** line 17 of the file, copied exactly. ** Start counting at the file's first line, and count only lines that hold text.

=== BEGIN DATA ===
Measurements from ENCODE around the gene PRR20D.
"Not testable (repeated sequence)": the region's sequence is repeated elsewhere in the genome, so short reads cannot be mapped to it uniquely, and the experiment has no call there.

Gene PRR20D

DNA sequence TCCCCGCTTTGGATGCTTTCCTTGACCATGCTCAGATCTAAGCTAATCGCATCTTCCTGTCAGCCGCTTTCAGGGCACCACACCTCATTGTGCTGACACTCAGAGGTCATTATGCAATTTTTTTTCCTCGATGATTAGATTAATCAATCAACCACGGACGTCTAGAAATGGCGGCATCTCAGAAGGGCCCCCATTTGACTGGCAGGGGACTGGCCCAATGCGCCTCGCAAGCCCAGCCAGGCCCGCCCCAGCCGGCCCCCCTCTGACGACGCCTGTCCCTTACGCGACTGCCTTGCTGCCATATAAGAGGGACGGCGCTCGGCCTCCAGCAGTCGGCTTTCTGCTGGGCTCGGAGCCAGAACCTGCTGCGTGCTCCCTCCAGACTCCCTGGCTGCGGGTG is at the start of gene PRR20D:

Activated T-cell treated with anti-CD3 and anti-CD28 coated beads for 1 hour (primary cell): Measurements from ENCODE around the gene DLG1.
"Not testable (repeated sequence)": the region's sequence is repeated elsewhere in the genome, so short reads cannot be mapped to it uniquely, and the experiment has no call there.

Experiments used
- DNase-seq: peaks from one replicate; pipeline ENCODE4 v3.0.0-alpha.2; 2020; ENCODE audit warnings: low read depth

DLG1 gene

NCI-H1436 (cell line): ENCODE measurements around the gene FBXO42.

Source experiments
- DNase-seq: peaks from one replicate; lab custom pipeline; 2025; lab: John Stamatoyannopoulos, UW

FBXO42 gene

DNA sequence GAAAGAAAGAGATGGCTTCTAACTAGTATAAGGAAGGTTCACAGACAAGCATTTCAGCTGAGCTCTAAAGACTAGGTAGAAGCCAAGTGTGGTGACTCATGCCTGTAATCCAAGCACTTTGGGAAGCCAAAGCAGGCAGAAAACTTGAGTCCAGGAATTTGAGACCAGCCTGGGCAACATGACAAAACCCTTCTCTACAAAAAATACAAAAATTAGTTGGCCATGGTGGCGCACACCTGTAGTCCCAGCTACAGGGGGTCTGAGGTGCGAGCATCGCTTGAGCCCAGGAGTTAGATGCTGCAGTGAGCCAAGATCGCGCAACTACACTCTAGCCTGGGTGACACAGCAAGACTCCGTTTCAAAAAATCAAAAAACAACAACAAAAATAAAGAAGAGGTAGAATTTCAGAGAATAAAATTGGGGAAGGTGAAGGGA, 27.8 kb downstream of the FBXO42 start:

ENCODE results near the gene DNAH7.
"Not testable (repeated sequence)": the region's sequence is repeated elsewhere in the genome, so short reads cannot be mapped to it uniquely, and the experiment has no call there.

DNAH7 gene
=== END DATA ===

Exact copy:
DNAH7 gene